Metro boardmember, and Lakewood City Councilmember, Diane Dubois, along with boardmembers Don Knabe and Ara Najarian, introduced a motion [PDF] that would essentially classify “[i]nterstates, freeways or highways” as regional projects, hence “highway sub-regional funding will not be subject to the Unified Cost Management Process and Policy.” Though the motion requested that Metro staff analyze and report back, it clearly specified that highways would become exempt from the cost containment process in the meantime. 

The DuBois motion asserts that, with highway projects managed by Caltrans, a state agency, Metro, a county agency, does not actually control highway project costs. While there is some validity to this, there is also quite a bit that local jurisdictions can do to hold the line on large project cost escalation. At the January Planning and Programming Committee, David Yale, Metro’s Managing Executive Officer for Countywide Planning & Development, stated it pretty well “some of what Caltrans is doing to define project scope is influenced by cities along the corridor.”

For example, if Caltrans decides to widen the 101 Freeway in Hollywood, and the project involves replacing roadway bridges over the 101, then the city of L.A. can insist that Caltrans rebuild bridges wider than they had been, and potentially fancier – demanding various bells and whistles. The same happens with transit construction; city, county, and state mandates (such as road widening) kick in and, to an extent, drive up transit construction costs.

With limited funding at stake, the stakes become political. Politicians push to steer more and more resources into areas they represent. Metro has a difficult time refusing. Costs escalate.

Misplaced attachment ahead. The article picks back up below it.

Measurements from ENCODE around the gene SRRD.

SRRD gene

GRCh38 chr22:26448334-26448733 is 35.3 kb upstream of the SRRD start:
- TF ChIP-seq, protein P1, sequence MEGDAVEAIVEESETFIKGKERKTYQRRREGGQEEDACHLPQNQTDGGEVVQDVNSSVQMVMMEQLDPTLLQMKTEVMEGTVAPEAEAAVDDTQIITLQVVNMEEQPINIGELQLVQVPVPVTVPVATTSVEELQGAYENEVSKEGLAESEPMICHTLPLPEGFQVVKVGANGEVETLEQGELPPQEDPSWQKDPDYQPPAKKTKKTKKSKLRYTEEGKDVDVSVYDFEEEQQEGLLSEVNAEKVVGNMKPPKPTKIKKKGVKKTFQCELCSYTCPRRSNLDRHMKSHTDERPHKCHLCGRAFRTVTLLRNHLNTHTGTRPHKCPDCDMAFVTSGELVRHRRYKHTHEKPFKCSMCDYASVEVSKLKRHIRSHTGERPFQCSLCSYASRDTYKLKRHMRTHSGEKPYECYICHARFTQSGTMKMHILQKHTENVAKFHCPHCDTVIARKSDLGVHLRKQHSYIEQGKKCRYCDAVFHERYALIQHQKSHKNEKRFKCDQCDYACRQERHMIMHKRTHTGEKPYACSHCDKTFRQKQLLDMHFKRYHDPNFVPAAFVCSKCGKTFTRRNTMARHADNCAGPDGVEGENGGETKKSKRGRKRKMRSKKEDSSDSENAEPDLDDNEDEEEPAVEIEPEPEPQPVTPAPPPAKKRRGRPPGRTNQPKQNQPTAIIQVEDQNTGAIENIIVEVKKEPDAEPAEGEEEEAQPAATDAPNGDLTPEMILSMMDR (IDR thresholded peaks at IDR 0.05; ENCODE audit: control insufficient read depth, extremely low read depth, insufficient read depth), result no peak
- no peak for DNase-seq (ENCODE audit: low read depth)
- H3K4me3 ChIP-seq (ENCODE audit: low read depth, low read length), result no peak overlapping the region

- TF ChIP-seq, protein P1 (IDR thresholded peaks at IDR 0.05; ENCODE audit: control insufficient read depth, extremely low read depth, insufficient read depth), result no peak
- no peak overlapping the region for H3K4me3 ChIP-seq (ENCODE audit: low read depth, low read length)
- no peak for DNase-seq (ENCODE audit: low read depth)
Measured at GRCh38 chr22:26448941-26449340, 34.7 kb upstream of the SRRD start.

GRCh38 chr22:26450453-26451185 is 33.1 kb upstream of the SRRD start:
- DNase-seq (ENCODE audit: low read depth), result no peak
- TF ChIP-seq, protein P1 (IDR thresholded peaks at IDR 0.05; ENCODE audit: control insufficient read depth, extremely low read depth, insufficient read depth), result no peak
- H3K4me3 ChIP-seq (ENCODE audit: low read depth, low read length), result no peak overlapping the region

Billions of Measure R dollars at work - widening the 5 Freeway. Photo: Joe Linton/Streetsblog L.A.
Billions of Measure R dollars at work widening the 5 Freeway. Metro’s orange sign prominent on the 5 in Southeast L.A. County. Photo: Joe Linton/Streetsblog L.A.

DuBois represents the Gateway Cities sub-region (Southeast L.A. County), an area that focuses more transportation funding on highways than on transit. (The San Fernando Valley is in a similar situation.) Measure R has separate pots of money for highways and for transit, including separate contingency funding set aside for cost overruns for highways and for transit. But there is also some flexibility in some Metro funding, so, in some ways, whoever cost overruns first and most gets to suck up money that will not be available later for anything else.

DuBois’ motion, by exempting highways from cost containment that would still apply to transit, effectively prioritizes highway spending over transit spending. It is her job to do this, because it puts her highway-heavy sub-region at a slight advantage over more transit-heavy sub-regions.

At January meetings, Metro boardmember, and L.A. City Councilmember, Mike Bonin pushed back on DuBois motion. Though Bonin was one of the authors of carving out LAX as a countywide benefit, he expressed skepticism about lumping Metro highway projects into the regional category, effectively gutting Metro’s cost containment efforts. Bonin asserted that L.A. County’s rail system is no less regional than its highway system. Bonin supported Metro staff studying the highway cost containment exception, and bringing a policy recommendation back for a full Metro board vote.

In a statement to SBLA, Bonin clarified his position:

Protecting the funding of our transit system is vitally important to me; it is essential to making sure residents of Los Angeles get the multi-modal transportation system they need and deserve. I’m very wary of any approach that even hints at giving freeways priority over mass transit.  Any attempt to change funding formulas needs to considered thoughtfully, carefully, slowly and with lots of public input.

Right now, Metro staff are studying how this can be carved up. The matter is expected to return to the Metro board in April, with a possible showdown pitting highways vs. transit.